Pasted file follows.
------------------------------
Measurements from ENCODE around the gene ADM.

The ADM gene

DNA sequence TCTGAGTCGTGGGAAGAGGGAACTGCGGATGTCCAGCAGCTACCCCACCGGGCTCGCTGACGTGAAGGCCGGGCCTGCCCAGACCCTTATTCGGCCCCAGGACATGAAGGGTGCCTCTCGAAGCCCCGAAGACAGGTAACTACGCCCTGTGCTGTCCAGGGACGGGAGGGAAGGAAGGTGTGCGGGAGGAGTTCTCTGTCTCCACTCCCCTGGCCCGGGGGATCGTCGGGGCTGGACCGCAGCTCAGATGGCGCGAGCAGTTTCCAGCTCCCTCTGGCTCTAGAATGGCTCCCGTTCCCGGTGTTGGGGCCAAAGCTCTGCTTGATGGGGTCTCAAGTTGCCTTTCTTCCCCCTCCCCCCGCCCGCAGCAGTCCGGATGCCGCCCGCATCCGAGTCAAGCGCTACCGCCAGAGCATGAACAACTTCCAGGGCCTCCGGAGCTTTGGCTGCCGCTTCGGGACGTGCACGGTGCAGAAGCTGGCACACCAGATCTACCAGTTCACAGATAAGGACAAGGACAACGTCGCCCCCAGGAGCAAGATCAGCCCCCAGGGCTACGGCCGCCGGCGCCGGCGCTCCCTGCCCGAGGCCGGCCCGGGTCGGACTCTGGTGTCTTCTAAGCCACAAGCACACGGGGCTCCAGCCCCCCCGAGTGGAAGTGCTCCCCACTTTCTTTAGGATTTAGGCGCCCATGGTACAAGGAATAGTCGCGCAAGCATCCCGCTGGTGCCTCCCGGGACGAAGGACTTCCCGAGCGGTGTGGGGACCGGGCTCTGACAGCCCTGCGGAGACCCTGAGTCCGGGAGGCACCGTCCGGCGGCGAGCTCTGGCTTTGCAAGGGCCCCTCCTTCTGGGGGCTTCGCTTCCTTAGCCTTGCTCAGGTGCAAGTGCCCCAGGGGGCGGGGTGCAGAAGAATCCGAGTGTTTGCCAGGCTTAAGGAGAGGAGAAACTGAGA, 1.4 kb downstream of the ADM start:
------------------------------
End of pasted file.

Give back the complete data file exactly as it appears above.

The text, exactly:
Measurements from ENCODE around the gene ADM.

The ADM gene

DNA sequence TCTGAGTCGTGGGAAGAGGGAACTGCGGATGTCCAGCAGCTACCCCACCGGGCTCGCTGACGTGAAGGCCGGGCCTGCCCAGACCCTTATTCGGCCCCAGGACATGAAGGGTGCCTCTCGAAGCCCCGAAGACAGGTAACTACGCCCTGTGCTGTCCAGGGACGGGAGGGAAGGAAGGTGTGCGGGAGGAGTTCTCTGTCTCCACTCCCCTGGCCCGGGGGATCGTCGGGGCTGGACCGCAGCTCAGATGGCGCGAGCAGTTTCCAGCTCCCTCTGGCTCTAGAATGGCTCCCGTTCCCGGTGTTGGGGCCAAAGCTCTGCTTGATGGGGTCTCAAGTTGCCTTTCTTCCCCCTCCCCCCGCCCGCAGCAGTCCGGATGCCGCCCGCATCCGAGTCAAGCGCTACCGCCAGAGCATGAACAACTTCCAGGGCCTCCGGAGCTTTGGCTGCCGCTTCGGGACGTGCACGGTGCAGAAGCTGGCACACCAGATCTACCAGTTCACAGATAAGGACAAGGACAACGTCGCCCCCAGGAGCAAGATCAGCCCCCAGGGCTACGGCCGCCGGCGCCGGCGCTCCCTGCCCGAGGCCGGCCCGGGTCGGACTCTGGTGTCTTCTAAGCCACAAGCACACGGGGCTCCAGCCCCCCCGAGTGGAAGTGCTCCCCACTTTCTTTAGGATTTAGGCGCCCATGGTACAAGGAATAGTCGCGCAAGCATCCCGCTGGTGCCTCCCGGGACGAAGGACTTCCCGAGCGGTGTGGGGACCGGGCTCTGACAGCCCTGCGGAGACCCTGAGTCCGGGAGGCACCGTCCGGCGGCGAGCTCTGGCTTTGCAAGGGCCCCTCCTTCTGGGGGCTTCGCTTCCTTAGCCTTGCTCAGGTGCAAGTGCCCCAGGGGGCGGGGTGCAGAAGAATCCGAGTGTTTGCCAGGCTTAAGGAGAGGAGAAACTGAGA, 1.4 kb downstream of the ADM start: